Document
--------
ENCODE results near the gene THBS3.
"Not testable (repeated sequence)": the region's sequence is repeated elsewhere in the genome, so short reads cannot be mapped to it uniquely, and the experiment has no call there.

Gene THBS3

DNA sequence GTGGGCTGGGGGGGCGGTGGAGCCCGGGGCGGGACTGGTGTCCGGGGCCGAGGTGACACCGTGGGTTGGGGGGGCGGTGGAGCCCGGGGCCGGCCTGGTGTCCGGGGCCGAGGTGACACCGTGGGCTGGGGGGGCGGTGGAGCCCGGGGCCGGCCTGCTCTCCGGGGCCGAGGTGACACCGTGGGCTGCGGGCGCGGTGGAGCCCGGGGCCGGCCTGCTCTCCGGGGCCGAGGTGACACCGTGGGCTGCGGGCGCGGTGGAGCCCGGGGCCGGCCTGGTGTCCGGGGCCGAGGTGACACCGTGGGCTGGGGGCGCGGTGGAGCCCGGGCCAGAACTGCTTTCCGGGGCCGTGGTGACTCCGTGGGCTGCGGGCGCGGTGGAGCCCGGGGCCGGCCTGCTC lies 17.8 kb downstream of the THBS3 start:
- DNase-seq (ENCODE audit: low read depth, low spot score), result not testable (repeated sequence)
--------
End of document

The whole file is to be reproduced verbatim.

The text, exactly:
ENCODE results near the gene THBS3.
"Not testable (repeated sequence)": the region's sequence is repeated elsewhere in the genome, so short reads cannot be mapped to it uniquely, and the experiment has no call there.

Gene THBS3

DNA sequence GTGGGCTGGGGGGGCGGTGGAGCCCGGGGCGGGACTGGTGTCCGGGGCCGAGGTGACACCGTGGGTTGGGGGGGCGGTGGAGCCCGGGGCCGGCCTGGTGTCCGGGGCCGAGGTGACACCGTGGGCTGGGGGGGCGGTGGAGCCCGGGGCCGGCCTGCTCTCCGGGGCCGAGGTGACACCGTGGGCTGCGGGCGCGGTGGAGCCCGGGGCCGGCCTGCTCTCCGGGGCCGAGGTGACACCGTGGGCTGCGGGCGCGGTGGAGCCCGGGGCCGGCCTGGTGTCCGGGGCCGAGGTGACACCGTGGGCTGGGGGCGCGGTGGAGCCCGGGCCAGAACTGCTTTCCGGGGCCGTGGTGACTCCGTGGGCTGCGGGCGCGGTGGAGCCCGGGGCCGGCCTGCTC lies 17.8 kb downstream of the THBS3 start:
- DNase-seq (ENCODE audit: low read depth, low spot score), result not testable (repeated sequence)